# Storing and Querying GPS Coordinates Effectively

I want to create a large database of GPS coordinates that can be queried by saying "Return all coordinates that are within 'n' metres of [this coordinate]".

I need it to be as efficient as possible so looping through all the coordinates in the database and calculating whether a coordinate is within 'n' metres wouldn't be a desired solution.

Is there an easier solution?

Thanks

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Following up on Erich - if you have your choice use PostGIS (postgresql) it's free and open source, does the queries you are describing very very quickly, runs on almost all platforms, and did I mention it is free?

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GIS databases (MS PostgreSQL etc) actually implement some data structure for two- or three dimensional region-searches (spatial indices). The simplest sturcture is the grid index, then the different search trees (kd-tree, quad-tree) with R-tree as the most frequently used (a generalized B-tree for more dimensions). These methods seem adequate.

A basic grid-index (partitioning the space into grid-cells, and searching only in the nearby cells) can be implemented easily and can reduce the search time to logarithmic. The search trees are a bit harder to implement, but there are lots of open-source implementations for lots of programming languages. However, in most cases grid indexing is efficient enough.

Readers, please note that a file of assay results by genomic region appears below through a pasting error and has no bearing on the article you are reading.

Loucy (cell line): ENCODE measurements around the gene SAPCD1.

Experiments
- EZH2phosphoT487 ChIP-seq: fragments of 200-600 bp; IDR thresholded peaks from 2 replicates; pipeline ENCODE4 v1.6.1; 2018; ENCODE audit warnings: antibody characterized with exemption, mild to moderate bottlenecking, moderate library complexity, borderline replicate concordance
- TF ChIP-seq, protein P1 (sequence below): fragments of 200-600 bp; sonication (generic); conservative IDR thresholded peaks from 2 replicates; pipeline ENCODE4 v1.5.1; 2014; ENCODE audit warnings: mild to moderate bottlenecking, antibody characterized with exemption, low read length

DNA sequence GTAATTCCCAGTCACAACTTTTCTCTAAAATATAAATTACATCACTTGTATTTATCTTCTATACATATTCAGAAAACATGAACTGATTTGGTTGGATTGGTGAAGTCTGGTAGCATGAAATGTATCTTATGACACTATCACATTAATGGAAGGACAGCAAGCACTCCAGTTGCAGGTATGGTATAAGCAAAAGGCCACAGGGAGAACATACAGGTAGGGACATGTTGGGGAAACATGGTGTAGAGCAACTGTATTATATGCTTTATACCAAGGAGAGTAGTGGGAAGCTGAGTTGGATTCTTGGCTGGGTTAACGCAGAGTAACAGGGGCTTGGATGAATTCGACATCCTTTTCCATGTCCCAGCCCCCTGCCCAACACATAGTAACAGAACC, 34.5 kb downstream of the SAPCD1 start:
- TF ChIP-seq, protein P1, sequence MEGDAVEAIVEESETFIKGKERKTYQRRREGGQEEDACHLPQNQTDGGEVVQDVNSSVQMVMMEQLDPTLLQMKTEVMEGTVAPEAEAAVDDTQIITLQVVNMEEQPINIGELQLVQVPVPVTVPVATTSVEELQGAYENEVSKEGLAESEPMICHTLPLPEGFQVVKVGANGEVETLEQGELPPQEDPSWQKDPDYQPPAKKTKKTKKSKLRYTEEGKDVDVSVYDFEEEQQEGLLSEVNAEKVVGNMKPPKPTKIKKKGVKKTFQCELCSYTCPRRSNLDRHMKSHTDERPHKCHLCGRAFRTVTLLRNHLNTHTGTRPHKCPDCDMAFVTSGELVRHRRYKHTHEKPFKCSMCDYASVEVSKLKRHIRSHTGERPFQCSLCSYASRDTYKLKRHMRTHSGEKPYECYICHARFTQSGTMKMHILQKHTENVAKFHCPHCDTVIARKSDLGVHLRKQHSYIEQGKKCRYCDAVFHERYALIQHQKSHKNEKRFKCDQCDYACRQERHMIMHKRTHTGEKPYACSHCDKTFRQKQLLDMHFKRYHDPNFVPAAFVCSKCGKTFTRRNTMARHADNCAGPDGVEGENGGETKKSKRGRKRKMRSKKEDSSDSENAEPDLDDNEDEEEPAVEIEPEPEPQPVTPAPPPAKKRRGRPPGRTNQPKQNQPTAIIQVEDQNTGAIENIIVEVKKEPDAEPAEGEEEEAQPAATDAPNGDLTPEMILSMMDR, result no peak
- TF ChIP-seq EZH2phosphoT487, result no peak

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I typically do this sort of query using lat/lon. Using spherical geometry, you can put a bounding box around a specific point. For example, say you have a point (X,Y) that you want all coordinates within 1 mile (conversion to meters I'll leave as an exercise for the reader). You can determine a bounding box of (X-1,Y-1),(X+1,Y+1). Then you query your points database using the BETWEEN operator (SELECT foo FROM bar WHERE LAT BETWEEN X-1 AND X+1 AND LON BETWEEN Y-1 AND Y+1). Then you do your detail distance calculation to "round the corners" of your bounding box.

The caveat is that longitude lines are closer together at the top of the sphere, so you'll get skewed results the further away you are from the equator. But it still serves to quickly filter down your results sets.

Google "Great Circle Distance" for the calculations.

EDIT: There are 0.167469 degrees of longitude per mile (it actually ranges from 0.167469 to 0.014564), and 0.014483 degrees of latitude per mile. So your bounding box is `(lat - (miles * 0.014483), lon - (miles * 0.167469)), (lat + (miles * 0.014483), lon + (miles * 0.167469))`

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If you can have your choice of DB, I would recommend the same as rwwilden and use SQL 2008 with its spatial data capabilities. If you cannot use that solution or one which includes spatial querying, you can take a look at Microsoft's own paper on Hierarchical Triangular Mesh and implement those things. The SDK for MSSQL '05 came with a whole solution for HTM out-of-the-box as well, so you could just take that and convert it to whatever platform you are looking at using.

EDIT:

Here is a more detail document explaining HTM and implementation. You can of course convert to your DB of choice. You can find the source code to a full HTM implementation in the SDK for 2005.

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